When I heard Denmark had declaredparts of Syria ‘safe’, I thought about what would happen if I returned to the country of my birth. I am sure that if I did, I would immediately be taken to prison and disappeared like hundreds of thousands of Syrians. Or I might be tortured to death. Because ten years after the conflict in Syria began, the Assad regime is still in power.
I come from the city of Darayya, which is about 20 minutes outside of Damascus. When I was growing up, if you criticised as much as the power shortages, you could end up in prison. In 2003, some of my friends organised a campaign against littering because the streets were filthy and posed with mops and brooms. They were arrested by the regime and held for three years.
You couldn’t even organise a wedding without getting permission from the security services. When peaceful demonstrations against the regime began in March 2011, they happened after Friday prayers — because that was the only time people were allowed to gather.
At first, the army used rubber bullets against the protests. Then they used live rounds. I will never forget how, in April 2011, we began to see tanks at the entrance of our city and were told we weren’t allowed to leave. In August 2012, the army raided the city and killed over 1,000 people over three nights. They slaughtered men in front of their mothers and wives. I saw this with my own eyes.
The Assad regime and its Russian allies bombarded rebel-held towns. Still, although I was afraid for the lives of my parents and my brothers and sisters, I didn’t leave home. I only left when the regime arrested three of my friends as I was walking to join them. By mere chance, I called the first of those friends and they used a secret word meaning ‘it’s over’ to warn me before it was too late. These three friends were held in prison for nearly a year.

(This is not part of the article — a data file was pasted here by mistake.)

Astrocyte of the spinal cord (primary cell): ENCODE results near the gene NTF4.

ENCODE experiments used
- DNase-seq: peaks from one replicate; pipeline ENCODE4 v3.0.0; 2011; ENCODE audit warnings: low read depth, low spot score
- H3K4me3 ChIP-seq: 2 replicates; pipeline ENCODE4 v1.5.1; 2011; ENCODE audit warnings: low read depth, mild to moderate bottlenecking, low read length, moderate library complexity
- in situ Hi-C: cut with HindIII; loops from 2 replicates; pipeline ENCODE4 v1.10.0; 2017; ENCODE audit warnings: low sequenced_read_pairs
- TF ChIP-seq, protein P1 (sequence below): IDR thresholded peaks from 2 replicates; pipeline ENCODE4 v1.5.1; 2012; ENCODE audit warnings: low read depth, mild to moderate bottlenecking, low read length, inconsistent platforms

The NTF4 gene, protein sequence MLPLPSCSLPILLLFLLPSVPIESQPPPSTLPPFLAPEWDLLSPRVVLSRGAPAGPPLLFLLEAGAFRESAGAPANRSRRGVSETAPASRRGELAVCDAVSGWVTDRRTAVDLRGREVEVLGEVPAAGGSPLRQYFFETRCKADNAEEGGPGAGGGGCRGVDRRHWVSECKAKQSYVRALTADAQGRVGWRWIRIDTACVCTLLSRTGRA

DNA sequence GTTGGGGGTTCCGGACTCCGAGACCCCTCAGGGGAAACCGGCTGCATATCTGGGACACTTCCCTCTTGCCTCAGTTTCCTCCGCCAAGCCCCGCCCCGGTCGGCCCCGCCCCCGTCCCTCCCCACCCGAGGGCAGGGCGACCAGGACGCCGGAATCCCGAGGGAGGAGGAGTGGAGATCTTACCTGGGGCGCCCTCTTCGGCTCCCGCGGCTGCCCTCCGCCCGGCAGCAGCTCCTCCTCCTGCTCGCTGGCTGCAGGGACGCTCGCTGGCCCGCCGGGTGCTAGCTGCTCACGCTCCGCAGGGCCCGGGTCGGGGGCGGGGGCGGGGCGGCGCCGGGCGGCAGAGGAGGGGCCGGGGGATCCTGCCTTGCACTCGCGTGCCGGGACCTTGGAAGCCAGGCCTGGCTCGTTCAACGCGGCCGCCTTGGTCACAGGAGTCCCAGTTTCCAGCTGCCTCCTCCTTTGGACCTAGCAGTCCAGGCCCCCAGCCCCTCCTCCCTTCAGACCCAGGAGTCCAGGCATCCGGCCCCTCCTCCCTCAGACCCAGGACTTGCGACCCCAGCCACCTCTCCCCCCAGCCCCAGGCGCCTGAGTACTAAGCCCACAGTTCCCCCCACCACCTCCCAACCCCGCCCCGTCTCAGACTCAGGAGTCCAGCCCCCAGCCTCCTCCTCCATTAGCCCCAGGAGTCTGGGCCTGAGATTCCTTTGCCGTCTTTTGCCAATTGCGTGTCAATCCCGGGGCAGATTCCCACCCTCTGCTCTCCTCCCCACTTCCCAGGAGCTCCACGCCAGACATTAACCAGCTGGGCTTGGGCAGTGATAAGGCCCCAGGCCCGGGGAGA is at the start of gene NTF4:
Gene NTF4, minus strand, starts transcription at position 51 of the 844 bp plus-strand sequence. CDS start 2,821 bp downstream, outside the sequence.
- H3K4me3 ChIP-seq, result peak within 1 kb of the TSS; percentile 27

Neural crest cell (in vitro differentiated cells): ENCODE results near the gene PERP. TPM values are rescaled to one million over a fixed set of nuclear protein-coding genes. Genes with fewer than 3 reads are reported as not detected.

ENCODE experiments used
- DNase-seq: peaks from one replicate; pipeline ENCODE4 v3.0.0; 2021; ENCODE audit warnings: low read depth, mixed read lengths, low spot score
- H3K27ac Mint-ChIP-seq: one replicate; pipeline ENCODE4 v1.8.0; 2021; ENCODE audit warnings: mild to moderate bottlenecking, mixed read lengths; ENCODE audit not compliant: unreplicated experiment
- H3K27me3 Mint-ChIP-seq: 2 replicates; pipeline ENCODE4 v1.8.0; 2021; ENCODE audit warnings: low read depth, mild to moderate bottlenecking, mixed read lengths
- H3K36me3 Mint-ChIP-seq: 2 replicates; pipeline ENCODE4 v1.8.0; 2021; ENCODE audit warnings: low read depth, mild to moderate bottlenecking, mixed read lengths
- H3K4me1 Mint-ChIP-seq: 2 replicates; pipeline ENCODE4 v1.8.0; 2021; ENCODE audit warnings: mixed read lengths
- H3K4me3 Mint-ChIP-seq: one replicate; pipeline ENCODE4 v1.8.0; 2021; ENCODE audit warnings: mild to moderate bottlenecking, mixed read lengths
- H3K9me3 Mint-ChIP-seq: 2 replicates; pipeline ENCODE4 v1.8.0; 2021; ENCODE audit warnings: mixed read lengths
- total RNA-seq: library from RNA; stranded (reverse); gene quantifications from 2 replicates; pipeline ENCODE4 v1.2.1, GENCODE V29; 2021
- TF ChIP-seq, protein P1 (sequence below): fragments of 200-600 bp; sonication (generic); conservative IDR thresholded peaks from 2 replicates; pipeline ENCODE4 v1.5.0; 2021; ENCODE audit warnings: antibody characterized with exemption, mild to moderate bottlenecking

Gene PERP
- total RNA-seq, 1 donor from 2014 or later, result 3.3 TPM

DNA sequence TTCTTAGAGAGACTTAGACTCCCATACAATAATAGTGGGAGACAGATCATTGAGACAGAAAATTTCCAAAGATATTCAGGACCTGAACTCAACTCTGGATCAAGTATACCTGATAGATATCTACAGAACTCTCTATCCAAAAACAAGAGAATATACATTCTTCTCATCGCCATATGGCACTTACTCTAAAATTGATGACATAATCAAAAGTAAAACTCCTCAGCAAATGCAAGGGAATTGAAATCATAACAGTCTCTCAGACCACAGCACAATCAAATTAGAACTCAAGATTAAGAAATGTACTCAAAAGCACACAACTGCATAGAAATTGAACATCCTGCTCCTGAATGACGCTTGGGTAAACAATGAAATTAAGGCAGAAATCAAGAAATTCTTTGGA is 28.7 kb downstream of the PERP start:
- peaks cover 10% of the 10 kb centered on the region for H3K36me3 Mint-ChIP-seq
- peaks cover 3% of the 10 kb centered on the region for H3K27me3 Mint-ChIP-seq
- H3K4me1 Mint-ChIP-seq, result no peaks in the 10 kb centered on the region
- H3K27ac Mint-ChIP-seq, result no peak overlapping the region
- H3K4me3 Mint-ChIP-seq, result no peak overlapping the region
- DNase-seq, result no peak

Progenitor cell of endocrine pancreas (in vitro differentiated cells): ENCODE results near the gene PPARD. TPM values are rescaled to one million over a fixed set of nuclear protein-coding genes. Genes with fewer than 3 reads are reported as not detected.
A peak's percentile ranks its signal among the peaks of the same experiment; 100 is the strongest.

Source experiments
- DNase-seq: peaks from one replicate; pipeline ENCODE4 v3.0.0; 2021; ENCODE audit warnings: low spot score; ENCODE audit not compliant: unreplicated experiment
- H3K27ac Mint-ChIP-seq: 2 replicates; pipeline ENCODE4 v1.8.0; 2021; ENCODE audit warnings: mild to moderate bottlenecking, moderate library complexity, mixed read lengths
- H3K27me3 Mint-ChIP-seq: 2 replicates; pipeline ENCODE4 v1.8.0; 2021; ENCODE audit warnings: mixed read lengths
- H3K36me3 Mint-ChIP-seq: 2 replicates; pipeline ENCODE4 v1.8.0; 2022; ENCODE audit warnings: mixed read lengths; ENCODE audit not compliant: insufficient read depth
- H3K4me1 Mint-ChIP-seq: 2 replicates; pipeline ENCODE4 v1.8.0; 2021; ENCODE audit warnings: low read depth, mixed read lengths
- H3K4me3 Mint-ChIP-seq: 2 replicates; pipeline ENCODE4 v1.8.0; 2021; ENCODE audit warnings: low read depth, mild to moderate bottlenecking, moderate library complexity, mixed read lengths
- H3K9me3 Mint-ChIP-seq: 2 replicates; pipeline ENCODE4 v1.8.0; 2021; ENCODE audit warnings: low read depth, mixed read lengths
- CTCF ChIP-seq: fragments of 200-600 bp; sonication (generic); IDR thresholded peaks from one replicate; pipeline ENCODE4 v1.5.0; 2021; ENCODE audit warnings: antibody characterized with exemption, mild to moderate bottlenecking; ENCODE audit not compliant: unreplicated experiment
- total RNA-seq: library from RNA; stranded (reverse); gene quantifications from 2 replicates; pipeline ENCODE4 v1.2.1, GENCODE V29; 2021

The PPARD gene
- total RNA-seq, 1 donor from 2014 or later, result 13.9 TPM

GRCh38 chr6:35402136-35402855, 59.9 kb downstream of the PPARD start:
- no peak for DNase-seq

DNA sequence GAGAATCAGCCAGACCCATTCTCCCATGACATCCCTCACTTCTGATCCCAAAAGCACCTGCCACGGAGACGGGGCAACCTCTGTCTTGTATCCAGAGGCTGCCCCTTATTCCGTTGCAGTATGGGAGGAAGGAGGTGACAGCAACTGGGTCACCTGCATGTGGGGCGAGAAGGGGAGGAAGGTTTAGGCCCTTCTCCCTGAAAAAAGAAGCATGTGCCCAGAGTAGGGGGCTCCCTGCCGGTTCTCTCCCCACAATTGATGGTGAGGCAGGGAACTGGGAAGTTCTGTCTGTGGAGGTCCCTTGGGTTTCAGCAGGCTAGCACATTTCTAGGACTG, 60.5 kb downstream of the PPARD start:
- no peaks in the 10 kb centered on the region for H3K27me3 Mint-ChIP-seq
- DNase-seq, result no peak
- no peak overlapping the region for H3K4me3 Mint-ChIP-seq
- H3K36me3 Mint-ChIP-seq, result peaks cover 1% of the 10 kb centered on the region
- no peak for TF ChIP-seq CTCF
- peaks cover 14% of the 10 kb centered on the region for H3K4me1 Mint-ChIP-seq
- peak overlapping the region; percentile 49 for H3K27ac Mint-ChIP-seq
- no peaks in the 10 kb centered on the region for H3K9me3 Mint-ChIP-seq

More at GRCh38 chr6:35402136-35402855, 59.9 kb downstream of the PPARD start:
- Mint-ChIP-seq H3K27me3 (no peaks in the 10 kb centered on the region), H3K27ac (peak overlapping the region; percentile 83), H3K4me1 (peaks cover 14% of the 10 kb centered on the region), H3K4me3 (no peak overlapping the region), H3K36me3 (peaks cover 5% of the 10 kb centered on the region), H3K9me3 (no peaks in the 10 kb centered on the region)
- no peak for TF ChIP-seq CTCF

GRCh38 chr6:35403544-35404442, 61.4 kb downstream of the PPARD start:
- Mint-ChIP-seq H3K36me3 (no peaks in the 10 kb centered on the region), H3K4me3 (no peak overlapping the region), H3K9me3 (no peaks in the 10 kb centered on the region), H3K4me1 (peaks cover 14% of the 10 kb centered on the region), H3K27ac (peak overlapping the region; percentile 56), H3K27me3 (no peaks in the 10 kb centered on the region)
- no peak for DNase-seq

After that, I couldn’t stay. I became what international organisations call an ‘internally displaced person’, moving from farmhouse to farmhouse to evade the regime. Finally, I made it out of Syria in 2013, first to Lebanon, then Egypt, before moving on to Turkey. I sought refuge in the UK two years ago and have been campaigning on behalf of victims of the Assad regime since 2011.
So no, refugees don’t only flee bombardment and war. They flee persecution, arbitrary detention and tyranny. They flee when they see their friends arrested and neighbours murdered.
Syria isn’t safe — not for opponents of the government. My brother remains detained in Syria, along with 100,000 others, 85 per cent of which are held in the Assad regime’s jails. No one is bombing Iran, but I have friends who have fled and cannot return because they would be sent to detention centres for criticising the government. Or take Russian opposition leaders. They too face assassination or imprisonment on trumped up charges.
This year marks the 70th anniversary of the UN Refugee Convention, which defines a refugee as someone with ‘a well-founded fear of being persecuted for reasons of race, religion, nationality, membership of a particular social group or political opinion’.
Actions like that of Denmark show that the definition of ‘refugee’ is under threat. It seems the international community thinks because the war in Syria is over, it is a place that is ready for refugees to return to. I wish.
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